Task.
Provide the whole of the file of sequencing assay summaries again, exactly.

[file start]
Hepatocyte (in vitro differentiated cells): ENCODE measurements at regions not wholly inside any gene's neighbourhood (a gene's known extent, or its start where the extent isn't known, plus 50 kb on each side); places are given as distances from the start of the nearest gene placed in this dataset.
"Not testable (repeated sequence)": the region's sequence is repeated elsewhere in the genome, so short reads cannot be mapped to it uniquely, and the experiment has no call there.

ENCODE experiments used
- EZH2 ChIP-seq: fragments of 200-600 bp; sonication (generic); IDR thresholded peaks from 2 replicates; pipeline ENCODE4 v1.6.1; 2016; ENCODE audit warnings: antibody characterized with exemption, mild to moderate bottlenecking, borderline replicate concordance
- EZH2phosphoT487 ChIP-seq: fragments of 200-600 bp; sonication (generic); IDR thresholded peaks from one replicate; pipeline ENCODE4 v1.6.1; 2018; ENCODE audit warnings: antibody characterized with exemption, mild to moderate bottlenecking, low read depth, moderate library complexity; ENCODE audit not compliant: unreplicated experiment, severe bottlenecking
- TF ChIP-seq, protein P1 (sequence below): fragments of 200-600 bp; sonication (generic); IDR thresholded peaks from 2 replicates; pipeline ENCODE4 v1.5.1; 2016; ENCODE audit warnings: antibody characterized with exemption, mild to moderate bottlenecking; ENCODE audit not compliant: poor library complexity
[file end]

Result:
Hepatocyte (in vitro differentiated cells): ENCODE measurements at regions not wholly inside any gene's neighbourhood (a gene's known extent, or its start where the extent isn't known, plus 50 kb on each side); places are given as distances from the start of the nearest gene placed in this dataset.
"Not testable (repeated sequence)": the region's sequence is repeated elsewhere in the genome, so short reads cannot be mapped to it uniquely, and the experiment has no call there.

ENCODE experiments used
- EZH2 ChIP-seq: fragments of 200-600 bp; sonication (generic); IDR thresholded peaks from 2 replicates; pipeline ENCODE4 v1.6.1; 2016; ENCODE audit warnings: antibody characterized with exemption, mild to moderate bottlenecking, borderline replicate concordance
- EZH2phosphoT487 ChIP-seq: fragments of 200-600 bp; sonication (generic); IDR thresholded peaks from one replicate; pipeline ENCODE4 v1.6.1; 2018; ENCODE audit warnings: antibody characterized with exemption, mild to moderate bottlenecking, low read depth, moderate library complexity; ENCODE audit not compliant: unreplicated experiment, severe bottlenecking
- TF ChIP-seq, protein P1 (sequence below): fragments of 200-600 bp; sonication (generic); IDR thresholded peaks from 2 replicates; pipeline ENCODE4 v1.5.1; 2016; ENCODE audit warnings: antibody characterized with exemption, mild to moderate bottlenecking; ENCODE audit not compliant: poor library complexity